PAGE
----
• Don’t overload the generator. Do not operate more appliances and equipment than the output rating of the generator. Overloading your generator can seriously damage your valuable appliances and electronics. Prioritize your needs. A portable electric generator should be used only when necessary, and only to power essential equipment.
  • Never use a generator indoors or in an attached garage. Just like your automobile, a portable generator uses an internal combustion engine that emits deadly carbon monoxide. Be sure to place the generator where exhaust fumes will not enter the house, in a well-ventilated, dry area, away from air intakes to the home, and protected from direct exposure to rain, preferably under a canopy, open shed or carport.
  • Do not store fuel indoors or try to refuel a generator while it’s running. Gasoline (and other flammable liquids) should be stored outside of living areas in properly labeled, non-glass safety containers. They should not be stored in a garage if a fuel-burning appliance is in the garage. The vapor from gasoline can travel invisibly along the ground and be ignited by pilot lights or electric arcs caused by turning on the lights. Avoid spilling fuel on hot components. Always have a fully charged, approved fire extinguisher located near the generator.
  • Turn off all equipment powered by the generator before shutting down your generator.

Generator safety tips from LCEC

September 27, 2022 – Wind and debris from Hurricane Ian could cause power outages. Crews are ready to respond and LCEC does not expect extended outages requiring backup power supply. For those customers planning to use a generator, safety is of the utmost importance. Please consider the following tips to keep you, your family, and utility workers safe while using a generator:

  • Don’t connect your generator directly to your home’s wiring at the breaker panel or meter or a regular household outlet. Connecting a portable electric generator directly to your household wiring can be deadly to you and others. A generator that is directly connected to your home’s wiring can ‘back feed’ onto the power lines connected to your home. You could also cause expensive damage to utility equipment and your generator.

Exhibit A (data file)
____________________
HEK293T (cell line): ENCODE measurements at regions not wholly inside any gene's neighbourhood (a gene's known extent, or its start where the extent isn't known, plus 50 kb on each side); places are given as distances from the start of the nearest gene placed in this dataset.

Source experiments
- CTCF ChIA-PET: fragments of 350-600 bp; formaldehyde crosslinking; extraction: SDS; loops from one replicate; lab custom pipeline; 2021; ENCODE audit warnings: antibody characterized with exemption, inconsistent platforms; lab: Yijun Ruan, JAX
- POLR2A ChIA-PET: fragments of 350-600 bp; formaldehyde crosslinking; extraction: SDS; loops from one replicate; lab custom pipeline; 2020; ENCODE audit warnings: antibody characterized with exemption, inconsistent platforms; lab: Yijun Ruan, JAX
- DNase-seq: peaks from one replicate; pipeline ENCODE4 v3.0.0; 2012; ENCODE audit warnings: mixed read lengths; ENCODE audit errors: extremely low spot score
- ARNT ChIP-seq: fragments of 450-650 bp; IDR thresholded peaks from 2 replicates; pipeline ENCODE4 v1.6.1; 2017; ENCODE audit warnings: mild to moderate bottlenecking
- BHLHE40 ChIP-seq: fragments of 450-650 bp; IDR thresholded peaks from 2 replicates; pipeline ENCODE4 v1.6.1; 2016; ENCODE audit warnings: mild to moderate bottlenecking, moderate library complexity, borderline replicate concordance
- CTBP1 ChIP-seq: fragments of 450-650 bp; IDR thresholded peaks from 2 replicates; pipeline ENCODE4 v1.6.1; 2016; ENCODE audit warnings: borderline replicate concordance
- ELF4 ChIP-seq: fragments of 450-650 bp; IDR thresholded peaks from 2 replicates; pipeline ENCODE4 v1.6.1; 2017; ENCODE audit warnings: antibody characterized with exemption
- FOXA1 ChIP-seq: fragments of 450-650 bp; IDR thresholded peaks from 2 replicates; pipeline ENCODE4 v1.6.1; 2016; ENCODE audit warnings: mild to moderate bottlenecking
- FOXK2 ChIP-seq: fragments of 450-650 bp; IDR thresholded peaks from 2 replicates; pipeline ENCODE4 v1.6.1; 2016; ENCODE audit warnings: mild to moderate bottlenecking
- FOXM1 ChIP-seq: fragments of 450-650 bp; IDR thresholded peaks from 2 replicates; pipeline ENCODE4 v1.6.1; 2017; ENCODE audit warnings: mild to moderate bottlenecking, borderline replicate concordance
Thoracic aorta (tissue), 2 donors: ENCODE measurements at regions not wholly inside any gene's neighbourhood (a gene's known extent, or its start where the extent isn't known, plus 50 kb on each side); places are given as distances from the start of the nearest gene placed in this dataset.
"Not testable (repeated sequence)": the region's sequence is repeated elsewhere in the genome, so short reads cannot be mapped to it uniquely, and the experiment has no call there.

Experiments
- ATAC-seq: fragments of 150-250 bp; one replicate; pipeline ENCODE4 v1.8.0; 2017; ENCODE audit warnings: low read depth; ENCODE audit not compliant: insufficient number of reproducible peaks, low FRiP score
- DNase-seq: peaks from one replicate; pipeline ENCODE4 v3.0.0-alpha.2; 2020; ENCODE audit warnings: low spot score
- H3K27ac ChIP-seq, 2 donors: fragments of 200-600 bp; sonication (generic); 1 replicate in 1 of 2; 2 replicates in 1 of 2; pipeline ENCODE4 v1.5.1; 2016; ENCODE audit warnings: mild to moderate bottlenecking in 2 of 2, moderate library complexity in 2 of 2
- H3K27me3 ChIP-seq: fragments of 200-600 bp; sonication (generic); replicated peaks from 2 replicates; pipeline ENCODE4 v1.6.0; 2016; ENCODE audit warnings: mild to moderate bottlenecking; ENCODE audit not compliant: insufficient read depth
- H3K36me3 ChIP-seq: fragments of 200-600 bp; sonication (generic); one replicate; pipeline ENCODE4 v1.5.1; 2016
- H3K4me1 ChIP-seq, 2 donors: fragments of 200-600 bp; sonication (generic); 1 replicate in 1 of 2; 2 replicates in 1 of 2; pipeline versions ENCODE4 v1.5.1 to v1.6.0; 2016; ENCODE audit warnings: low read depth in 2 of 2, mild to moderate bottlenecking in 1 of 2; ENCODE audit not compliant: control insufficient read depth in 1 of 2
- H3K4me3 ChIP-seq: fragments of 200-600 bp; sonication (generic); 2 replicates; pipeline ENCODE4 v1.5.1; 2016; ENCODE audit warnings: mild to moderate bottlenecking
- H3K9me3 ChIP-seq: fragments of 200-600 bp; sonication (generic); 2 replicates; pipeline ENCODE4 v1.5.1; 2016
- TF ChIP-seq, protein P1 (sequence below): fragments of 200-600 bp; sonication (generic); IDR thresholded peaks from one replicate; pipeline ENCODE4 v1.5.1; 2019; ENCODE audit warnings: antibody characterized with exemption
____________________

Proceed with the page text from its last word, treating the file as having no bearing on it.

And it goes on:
• The only safe way to connect a portable electric generator to your existing wiring is to have a licensed electrical contractor install a transfer switch. The transfer switch transfers power from the utility power lines to the power coming from your generator.
  • Connect individual appliances that have their outdoor-rated power cords directly to the receptacle outlet of the generator, or connect these cord-connected appliances to the generator with the appropriate outdoor-rated power cord having a sufficient wire gauge to handle the electrical load.
  • Don’t overload the generator. Do not operate more appliances and equipment than the output rating of the generator. Overloading your generator can seriously damage your valuable appliances and electronics. Prioritize your needs. A portable electric generator should be used only when necessary, and only to power essential equipment.
  • Never use a generator indoors or in an attached garage. Just like your automobile, a portable generator uses an internal combustion engine that emits deadly carbon monoxide. Be sure to place the generator where exhaust fumes will not enter the house, in a well-ventilated, dry area, away from air intakes to the home, and protected from direct exposure to rain, preferably under a canopy, open shed or carport.
  • Do not store fuel indoors or try to refuel a generator while it’s running. Gasoline (and other flammable liquids) should be stored outside of living areas in properly labeled, non-glass safety containers. They should not be stored in a garage if a fuel-burning appliance is in the garage. The vapor from gasoline can travel invisibly along the ground and be ignited by pilot lights or electric arcs caused by turning on the lights. Avoid spilling fuel on hot components. Always have a fully charged, approved fire extinguisher located near the generator.
  • Turn off all equipment powered by the generator before shutting down your generator.

Stay safe!

Power outages may occur from Hurricane Ian